OSSEC creating ‘ignore’ rules

For automated log monitoring and alerting, several years ago I decided to start using OSSEC. The nice thing about OSSEC is that it is primarily a host-based IDS, but also contains a centralized server for gathering the alerts and doing some smart analysis over them.

It also can provide you with e-mail warnings, for instance when new files are added to the filesystem, such as displayed below (hostnames and IP addresses removed)

OSSEC HIDS Notification.
2019 Jul 05 10:21:14

Received From: (<host>.<domain>) <internal_IP>->syscheck
Rule: 554 fired (level 7) -> "File added to the system."
Portion of the log(s):

New file '/etc/letsencrypt/csr/0113_csr-certbot.pem' added to the file system.

However, since a few months, on regular basis, my file server started complaining about an unexpected disconnect from its controller.

OSSEC HIDS Notification.
2019 Jul 05 07:07:37

Received From: (<host>.<domain>) <internal_IP>->/var/log/syslog
Rule: 1002 fired (level 2) -> "Unknown problem somewhere in the system."
Portion of the log(s):

Jul 5 07:07:35 <host> kernel: [15804505.723965] ata1: SError: { PHYRdyChg 10B8B DevExch }

This was something that eventually led me to replace the entire disk, but still the issue persisted, and started to give several warnings each day, sometimes even multiple per hour. This might be because the controller itself is faulty or just a bug somewhere in the system. However, the system still works without any apparent issues, and in some cases ignorance is bliss. Also, if push comes to shove, I will be able to replace the system in the blink of an eye, so this is a typical warning I do not want to be bothered with. After some online research, I came to a stackoverflow post which provided the answer I was looking for.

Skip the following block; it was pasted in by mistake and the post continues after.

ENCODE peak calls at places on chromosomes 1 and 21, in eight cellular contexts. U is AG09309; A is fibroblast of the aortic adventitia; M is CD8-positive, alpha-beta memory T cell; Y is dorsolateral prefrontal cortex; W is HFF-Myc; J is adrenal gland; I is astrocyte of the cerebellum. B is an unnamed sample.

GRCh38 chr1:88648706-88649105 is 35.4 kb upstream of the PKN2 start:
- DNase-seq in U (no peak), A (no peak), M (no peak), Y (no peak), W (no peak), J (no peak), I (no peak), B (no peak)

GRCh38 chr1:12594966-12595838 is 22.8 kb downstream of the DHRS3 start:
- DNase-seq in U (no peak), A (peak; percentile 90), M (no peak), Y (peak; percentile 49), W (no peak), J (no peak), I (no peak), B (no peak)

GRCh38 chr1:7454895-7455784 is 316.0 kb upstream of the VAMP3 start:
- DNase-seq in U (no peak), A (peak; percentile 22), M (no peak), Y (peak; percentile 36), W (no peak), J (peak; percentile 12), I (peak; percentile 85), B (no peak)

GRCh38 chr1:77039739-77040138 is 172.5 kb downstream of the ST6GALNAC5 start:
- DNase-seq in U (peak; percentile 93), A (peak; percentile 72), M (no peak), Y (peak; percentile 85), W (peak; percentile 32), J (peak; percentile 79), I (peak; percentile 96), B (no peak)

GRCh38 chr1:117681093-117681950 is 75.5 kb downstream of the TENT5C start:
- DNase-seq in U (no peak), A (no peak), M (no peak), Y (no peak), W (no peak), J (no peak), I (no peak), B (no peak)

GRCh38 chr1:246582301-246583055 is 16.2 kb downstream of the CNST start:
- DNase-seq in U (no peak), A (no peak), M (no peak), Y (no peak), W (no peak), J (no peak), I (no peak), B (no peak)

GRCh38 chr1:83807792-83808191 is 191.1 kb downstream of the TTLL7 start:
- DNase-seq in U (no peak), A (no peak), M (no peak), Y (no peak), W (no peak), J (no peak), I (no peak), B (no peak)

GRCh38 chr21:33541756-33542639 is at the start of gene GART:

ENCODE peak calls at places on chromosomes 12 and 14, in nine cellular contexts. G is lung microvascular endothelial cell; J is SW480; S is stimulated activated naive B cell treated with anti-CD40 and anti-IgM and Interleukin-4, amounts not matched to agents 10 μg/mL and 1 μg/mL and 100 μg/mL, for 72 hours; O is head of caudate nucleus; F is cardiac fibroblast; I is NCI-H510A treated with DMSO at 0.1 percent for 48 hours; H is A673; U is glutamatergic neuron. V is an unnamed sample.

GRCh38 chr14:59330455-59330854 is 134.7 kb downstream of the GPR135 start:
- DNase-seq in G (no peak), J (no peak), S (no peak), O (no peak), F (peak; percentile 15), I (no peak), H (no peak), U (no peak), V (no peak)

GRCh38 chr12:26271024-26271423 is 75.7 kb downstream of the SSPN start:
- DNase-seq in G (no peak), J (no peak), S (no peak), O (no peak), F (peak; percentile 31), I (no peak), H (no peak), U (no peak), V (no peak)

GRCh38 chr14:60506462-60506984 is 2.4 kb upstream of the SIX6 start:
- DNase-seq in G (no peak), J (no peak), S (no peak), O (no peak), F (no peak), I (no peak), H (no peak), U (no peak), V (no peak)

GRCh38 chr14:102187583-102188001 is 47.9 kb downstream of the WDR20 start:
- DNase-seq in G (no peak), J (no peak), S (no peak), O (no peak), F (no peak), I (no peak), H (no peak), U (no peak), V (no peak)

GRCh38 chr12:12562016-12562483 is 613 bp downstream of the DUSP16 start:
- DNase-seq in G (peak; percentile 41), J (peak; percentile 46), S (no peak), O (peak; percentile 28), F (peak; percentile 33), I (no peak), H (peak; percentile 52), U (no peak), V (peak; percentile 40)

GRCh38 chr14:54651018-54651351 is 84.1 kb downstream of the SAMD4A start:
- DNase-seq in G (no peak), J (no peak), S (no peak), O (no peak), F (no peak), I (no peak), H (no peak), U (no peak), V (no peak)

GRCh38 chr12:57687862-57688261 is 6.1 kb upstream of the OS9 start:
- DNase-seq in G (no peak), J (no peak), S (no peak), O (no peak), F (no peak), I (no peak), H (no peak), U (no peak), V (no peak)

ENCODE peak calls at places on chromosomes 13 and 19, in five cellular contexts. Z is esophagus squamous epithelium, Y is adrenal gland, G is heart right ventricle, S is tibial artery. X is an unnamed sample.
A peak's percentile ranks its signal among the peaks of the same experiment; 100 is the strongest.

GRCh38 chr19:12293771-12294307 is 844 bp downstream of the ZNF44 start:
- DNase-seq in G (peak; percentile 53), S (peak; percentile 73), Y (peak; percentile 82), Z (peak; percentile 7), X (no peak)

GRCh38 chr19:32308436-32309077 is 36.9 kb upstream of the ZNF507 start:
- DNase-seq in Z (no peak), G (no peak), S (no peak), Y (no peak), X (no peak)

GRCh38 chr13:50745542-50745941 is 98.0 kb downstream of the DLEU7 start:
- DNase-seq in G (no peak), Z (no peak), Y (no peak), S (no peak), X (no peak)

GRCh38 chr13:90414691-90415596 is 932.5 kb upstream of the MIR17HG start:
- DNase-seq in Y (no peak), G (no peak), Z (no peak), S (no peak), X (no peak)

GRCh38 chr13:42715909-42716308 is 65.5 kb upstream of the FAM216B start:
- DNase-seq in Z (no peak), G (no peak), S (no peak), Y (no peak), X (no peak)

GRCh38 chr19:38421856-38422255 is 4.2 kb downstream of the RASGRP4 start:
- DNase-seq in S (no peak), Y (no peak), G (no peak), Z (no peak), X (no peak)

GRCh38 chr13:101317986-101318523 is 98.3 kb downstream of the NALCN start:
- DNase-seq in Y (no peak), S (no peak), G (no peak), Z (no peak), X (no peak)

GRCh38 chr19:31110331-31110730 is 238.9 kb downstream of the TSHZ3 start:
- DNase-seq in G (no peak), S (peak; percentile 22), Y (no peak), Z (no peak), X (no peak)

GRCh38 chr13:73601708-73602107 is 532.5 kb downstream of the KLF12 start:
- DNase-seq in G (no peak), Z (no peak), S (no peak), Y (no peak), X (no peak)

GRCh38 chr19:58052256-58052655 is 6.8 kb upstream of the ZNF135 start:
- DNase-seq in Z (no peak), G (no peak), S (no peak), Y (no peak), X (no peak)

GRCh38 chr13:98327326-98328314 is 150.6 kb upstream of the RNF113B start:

The ignore rule

Essentially it comes down to analyzing which rule provides the alerts you want to ignore, Rule 1002 in this case on the syslog ruleset. Next, you need to see if there is anything specific that you want to ignore which has triggered the rule. So first we should analyze rule 1002 in the Syslog ruleset which can be found in /var/ossec/rules/syslog_rules.xml. In this rule we can see that it triggers for specific bad words and, looking back at the alert, we see that the word error is actually part of the provided logline.

<var name="BAD_WORDS">core_dumped|failure|error|attack|bad |illegal |denied|refused|unauthorized|fatal|failed|Segmentation Fault|Corrupted</var>
-----snip------
<rule id="1002" level="2">
<match>$BAD_WORDS</match>
<options>alert_by_email</options>
<description>Unknown problem somewhere in the system.</description>
</rule>
-----snip------

The provided solution on stackoverflow is to write a rule to ignore that a specific part of the logline, which I have narrowed down to the value PHYRdyChg. This can be done by adding the following new rule to /var/ossec/rules/local_rules.xml:

<rule id="100002" level="0">
  <if_sid>1002</if_sid>
  <match>PHYRdyChg</match>
  <description>Ignore PHYRdyChg error.</description>
</rule>

Now that this rule is added, I should no longer get any e-mails about the faulty controller or bug.

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